Judge ends search suit against Google

An Oklahoma judge quashes a suit filed by ad network company SearchKing that alleged Google manipulated query results.
Written by Stefanie Olsen, Contributor
A federal judge this week granted Google's motion to dismiss a suit that alleged the company manipulated search results in its powerful Web index.

U.S. District Court Judge Vicki Miles-LaGrange on Tuesday denied a motion for a preliminary injunction brought by SearchKing, an Oklahoma City-based Web hosting and advertising network that claimed Google unfairly removed links to its site and those of its partners from the index, causing financial losses. The judge dismissed the case on the grounds that Google's formula for calculating the popularity of a Web page, or "PageRank," constitutes opinions protected by the First Amendment.

"PageRanks are opinions--opinions of the significance of particular Web sites as they correspond to a search query," according to the decision filed in the U.S. Western District Court of Oklahoma.

"The court simply finds there is no conceivable way to prove that the relative significance assigned to a given Web site is false," the decision said. "Accordingly, the court concludes Google's PageRanks are entitled to full constitutional protection."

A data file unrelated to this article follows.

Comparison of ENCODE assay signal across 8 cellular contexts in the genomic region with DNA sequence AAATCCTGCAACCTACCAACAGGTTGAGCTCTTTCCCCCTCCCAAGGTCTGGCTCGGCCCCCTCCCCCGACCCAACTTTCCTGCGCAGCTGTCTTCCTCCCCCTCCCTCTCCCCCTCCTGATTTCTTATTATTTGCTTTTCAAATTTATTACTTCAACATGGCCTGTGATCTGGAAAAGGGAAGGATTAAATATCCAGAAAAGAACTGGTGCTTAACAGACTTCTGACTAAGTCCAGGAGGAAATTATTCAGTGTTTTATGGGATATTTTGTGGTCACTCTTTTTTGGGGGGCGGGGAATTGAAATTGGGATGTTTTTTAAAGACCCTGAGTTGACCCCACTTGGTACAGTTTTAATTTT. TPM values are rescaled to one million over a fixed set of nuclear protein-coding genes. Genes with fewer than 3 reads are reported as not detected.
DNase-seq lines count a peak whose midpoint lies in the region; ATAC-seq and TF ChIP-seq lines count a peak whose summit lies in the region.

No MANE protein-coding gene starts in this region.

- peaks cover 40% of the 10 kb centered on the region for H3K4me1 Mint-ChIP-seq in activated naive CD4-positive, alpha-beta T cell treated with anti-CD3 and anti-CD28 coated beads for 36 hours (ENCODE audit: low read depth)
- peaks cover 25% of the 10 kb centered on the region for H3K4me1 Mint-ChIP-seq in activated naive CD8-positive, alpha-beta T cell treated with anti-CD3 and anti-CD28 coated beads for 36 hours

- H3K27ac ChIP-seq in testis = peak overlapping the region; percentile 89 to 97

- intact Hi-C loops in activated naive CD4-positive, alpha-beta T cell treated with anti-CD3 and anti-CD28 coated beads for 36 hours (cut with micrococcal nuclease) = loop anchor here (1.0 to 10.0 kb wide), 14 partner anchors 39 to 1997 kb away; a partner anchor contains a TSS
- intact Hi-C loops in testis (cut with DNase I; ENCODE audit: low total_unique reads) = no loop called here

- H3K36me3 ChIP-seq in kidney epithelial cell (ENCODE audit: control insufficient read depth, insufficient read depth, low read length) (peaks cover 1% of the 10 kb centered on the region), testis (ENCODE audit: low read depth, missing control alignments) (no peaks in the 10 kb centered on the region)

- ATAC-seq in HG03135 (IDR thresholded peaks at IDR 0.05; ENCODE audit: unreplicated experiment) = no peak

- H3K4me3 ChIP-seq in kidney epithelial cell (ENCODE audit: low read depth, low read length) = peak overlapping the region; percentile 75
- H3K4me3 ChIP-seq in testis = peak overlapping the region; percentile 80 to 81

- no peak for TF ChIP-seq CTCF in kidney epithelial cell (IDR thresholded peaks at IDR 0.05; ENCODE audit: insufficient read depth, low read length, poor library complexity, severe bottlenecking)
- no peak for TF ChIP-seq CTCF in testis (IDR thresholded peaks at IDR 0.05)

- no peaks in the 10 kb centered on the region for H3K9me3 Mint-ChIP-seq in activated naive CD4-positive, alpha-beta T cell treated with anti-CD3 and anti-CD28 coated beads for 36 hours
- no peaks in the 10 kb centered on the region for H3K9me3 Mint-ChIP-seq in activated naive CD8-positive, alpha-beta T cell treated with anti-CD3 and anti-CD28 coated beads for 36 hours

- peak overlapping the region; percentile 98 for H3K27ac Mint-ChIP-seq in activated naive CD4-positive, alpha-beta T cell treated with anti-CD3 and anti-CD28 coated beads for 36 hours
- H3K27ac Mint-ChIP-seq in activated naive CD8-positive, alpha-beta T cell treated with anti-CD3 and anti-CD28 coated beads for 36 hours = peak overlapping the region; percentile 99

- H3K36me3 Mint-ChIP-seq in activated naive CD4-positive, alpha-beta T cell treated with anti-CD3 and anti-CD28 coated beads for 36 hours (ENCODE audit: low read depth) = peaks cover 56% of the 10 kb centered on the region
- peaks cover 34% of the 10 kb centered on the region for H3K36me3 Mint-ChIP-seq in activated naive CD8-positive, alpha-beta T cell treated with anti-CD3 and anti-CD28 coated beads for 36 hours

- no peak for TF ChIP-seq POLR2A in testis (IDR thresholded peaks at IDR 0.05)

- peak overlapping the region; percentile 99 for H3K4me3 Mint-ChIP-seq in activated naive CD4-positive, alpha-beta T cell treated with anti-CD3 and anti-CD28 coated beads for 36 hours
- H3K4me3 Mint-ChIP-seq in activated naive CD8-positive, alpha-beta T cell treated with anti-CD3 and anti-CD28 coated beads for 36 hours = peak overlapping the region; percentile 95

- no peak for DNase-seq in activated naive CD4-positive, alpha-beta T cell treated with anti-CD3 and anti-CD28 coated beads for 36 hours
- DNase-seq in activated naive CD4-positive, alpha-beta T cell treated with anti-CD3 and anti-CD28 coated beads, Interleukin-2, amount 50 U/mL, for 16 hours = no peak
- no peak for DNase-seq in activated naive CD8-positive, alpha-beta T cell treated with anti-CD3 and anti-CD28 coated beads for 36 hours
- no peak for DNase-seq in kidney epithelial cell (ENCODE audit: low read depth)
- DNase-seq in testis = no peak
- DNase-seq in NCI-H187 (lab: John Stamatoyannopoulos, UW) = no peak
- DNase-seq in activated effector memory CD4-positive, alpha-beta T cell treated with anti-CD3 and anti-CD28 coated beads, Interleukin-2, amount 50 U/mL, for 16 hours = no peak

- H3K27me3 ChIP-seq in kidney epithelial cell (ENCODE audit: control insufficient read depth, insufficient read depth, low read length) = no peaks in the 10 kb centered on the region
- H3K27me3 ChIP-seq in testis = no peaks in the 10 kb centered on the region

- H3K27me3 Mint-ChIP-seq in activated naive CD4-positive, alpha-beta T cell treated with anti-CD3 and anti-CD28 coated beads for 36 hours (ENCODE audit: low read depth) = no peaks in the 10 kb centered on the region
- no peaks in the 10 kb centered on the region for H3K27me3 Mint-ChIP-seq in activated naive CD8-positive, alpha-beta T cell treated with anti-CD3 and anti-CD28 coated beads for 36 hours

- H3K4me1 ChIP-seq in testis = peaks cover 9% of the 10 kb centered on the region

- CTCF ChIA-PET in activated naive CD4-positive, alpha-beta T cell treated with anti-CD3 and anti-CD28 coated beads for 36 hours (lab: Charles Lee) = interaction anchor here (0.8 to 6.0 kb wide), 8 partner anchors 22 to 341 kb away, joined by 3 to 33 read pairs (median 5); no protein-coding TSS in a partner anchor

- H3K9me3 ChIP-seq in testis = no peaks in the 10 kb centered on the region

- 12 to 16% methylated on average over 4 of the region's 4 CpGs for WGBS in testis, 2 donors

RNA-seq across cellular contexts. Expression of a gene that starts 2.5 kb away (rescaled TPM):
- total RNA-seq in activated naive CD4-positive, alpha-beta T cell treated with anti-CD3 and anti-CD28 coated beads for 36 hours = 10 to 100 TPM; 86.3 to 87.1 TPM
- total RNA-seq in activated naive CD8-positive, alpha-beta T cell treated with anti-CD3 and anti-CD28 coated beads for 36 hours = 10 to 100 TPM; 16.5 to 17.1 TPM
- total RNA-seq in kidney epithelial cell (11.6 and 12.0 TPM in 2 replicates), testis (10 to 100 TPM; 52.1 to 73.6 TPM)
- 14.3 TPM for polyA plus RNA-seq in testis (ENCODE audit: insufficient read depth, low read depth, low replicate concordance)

SearchKing, which operates an advertising network, originally filed a grievance in October 2002. Its complaint centered on Google's PageRank algorithm and charged that Google devalued SearchKing's PageRank score, bumping it and its ad network out of listings. The Web-hosting company operated an ad network that sold text links on popular Web sites to get them a better listing in Google results.

SearchKing sought a preliminary injunction against Google, asking to be restored to its previous PageRank and to be awarded $75,000 in damages. Late last year, SearchKing's top listing was restored on Google.

The judge denied SearchKing's request for damages, saying it "failed to state a claim upon which relief may be granted."

Mountain View, Calif.-based Google countered in January with a motion to dismiss the case based on constitutional protections.

A Google representative declined to comment on the ruling.

SearchKing CEO Bob Massa expressed disappointment over the ruling, but he didn't see it as a complete loss.

"We have been able to give the Internet marketing community a much clearer view of the inner workings of Google, their systems, their reach and their own view of themselves," he said in a statement. "SearchKing never broke a law, yet was accused, judged and executed without so much as a notice of intent. This affected thousands of innocent people without just cause."

Massa said he is reviewing his legal options.

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